Background: Nitrate is a contaminant of drinking water in agricultural areas and is found at high levels in some vegetables. Nitrate competes with uptake of iodide by the thyroid, thus potentially affecting thyroid function.
Methods: We investigated the association of nitrate intake from public water supplies and diet with the risk of thyroid cancer and self-reported hypothyroidism and hyperthyroidism in a cohort of 21,977 older women in Iowa who were enrolled in 1986 and who had used the same water supply for >10 years. We estimated nitrate ingestion from drinking water using a public database of nitrate measurements (1955–1988). Dietary nitrate intake was estimated using a food frequency questionnaire and levels from the published literature. Cancer incidence was determined through 2004.
Results: We found an increased risk of thyroid cancer with higher average nitrate levels in public water supplies and with longer consumption of water exceeding 5 mg/L nitrate-N (for ≥5 years at >5 mg/L, relative risk [RR] = 2.6 [95% confidence interval (CI) = 1.1–6.2]). We observed no association with prevalence of hypothyroidism or hyperthyroidism. Increasing intake of dietary nitrate was associated with an increased risk of thyroid cancer (highest vs. lowest quartile, RR = 2.9 [1.0–8.1]; P for trend = 0.046) and with the prevalence of hypothyroidism (odds ratio = 1.2 [95% CI = 1.1–1.4]), but not hyperthyroidism.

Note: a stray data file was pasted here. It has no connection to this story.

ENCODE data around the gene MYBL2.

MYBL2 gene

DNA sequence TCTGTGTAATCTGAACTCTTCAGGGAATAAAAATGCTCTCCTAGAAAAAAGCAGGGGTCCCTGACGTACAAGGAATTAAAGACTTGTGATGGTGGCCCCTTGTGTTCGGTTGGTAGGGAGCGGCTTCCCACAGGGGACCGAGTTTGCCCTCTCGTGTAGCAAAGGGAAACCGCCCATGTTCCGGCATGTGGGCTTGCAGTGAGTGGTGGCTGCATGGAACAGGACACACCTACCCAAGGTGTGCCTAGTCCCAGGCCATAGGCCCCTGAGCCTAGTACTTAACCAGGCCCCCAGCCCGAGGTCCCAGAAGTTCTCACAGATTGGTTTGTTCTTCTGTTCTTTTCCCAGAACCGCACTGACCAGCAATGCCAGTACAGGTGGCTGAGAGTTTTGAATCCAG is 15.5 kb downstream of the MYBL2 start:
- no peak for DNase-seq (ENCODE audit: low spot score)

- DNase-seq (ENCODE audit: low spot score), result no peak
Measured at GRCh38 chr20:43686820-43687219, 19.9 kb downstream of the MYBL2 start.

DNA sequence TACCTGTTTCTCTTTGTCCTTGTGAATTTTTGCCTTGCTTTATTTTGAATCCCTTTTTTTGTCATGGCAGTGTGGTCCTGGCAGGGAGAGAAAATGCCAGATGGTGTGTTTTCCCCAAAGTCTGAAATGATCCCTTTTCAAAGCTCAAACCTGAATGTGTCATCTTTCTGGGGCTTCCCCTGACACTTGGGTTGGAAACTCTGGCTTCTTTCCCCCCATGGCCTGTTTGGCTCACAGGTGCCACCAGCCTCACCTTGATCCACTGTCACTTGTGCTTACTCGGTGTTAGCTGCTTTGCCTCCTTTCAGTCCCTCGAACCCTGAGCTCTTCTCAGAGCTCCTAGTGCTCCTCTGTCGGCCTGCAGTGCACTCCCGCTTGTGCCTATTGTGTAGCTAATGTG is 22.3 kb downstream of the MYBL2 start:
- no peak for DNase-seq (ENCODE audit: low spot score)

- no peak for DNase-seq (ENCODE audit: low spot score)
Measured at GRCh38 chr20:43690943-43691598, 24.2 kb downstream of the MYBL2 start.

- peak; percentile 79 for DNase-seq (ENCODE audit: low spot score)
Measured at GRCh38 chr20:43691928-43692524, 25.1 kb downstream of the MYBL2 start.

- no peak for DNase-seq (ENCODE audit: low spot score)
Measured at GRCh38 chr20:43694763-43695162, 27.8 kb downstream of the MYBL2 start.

Conclusions: Nitrate may play a role in the etiology of thyroid cancer and warrants further study.
From the aDivision of Cancer Epidemiology and Genetics, National Cancer Institute, National Institutes of Health, Department of Health and Human Services, Rockville, MD; bCenter for Health Effects of Environmental Contamination, University of Iowa, Iowa City, IA; cDivision of Epidemiology and Community Health, School of Public Health, University of Minnesota, Minneapolis, MN; and dDivision of Epidemiology, College of Medicine, Mayo Clinic, Rochester, MN.
Submitted 21 April 2009; accepted 20 October 2009.
Supported in part by the Intramural Research Program of the NIH/National Cancer Institute. The Iowa Women's Health Study was supported by grant R01 CA39742.
Correspondence: Mary H. Ward, Division of Cancer Epidemiology and Genetics, Occupational and Environmental Epidemiology Branch, National Cancer Institute, 6120 Executive Blvd, EPS 8006, Bethesda, MD 20892. E-mail: firstname.lastname@example.org.